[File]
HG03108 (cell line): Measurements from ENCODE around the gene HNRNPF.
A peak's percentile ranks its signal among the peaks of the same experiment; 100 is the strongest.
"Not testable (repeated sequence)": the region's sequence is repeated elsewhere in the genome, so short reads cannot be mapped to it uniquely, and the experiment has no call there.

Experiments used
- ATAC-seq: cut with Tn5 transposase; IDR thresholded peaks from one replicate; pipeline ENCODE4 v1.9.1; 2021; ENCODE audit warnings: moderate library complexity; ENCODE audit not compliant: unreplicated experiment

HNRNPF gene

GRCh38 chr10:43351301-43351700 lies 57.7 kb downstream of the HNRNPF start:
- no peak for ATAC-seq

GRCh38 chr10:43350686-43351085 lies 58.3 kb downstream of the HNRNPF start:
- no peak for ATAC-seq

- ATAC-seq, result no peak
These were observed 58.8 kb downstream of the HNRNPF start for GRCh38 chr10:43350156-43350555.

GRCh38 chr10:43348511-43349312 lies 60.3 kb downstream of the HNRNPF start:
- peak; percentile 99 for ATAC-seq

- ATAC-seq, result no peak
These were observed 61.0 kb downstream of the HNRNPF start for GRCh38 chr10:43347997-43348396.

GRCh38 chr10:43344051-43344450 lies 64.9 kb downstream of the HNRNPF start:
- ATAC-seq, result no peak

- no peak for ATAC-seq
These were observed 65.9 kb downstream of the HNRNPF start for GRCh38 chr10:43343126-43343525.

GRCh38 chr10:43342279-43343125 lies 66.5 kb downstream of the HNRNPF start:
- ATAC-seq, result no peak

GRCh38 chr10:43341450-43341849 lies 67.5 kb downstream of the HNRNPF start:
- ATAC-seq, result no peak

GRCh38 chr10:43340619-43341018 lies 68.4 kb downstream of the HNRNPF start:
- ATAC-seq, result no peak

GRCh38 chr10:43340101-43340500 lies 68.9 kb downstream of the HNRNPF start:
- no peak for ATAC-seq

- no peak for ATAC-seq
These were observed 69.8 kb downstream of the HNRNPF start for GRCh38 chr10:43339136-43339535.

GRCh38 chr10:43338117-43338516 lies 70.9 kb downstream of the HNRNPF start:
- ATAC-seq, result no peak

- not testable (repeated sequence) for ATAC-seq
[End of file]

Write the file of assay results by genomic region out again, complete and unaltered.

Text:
HG03108 (cell line): Measurements from ENCODE around the gene HNRNPF.
A peak's percentile ranks its signal among the peaks of the same experiment; 100 is the strongest.
"Not testable (repeated sequence)": the region's sequence is repeated elsewhere in the genome, so short reads cannot be mapped to it uniquely, and the experiment has no call there.

Experiments used
- ATAC-seq: cut with Tn5 transposase; IDR thresholded peaks from one replicate; pipeline ENCODE4 v1.9.1; 2021; ENCODE audit warnings: moderate library complexity; ENCODE audit not compliant: unreplicated experiment

HNRNPF gene

GRCh38 chr10:43351301-43351700 lies 57.7 kb downstream of the HNRNPF start:
- no peak for ATAC-seq

GRCh38 chr10:43350686-43351085 lies 58.3 kb downstream of the HNRNPF start:
- no peak for ATAC-seq

- ATAC-seq, result no peak
These were observed 58.8 kb downstream of the HNRNPF start for GRCh38 chr10:43350156-43350555.

GRCh38 chr10:43348511-43349312 lies 60.3 kb downstream of the HNRNPF start:
- peak; percentile 99 for ATAC-seq

- ATAC-seq, result no peak
These were observed 61.0 kb downstream of the HNRNPF start for GRCh38 chr10:43347997-43348396.

GRCh38 chr10:43344051-43344450 lies 64.9 kb downstream of the HNRNPF start:
- ATAC-seq, result no peak

- no peak for ATAC-seq
These were observed 65.9 kb downstream of the HNRNPF start for GRCh38 chr10:43343126-43343525.

GRCh38 chr10:43342279-43343125 lies 66.5 kb downstream of the HNRNPF start:
- ATAC-seq, result no peak

GRCh38 chr10:43341450-43341849 lies 67.5 kb downstream of the HNRNPF start:
- ATAC-seq, result no peak

GRCh38 chr10:43340619-43341018 lies 68.4 kb downstream of the HNRNPF start:
- ATAC-seq, result no peak

GRCh38 chr10:43340101-43340500 lies 68.9 kb downstream of the HNRNPF start:
- no peak for ATAC-seq

- no peak for ATAC-seq
These were observed 69.8 kb downstream of the HNRNPF start for GRCh38 chr10:43339136-43339535.

GRCh38 chr10:43338117-43338516 lies 70.9 kb downstream of the HNRNPF start:
- ATAC-seq, result no peak

- not testable (repeated sequence) for ATAC-seq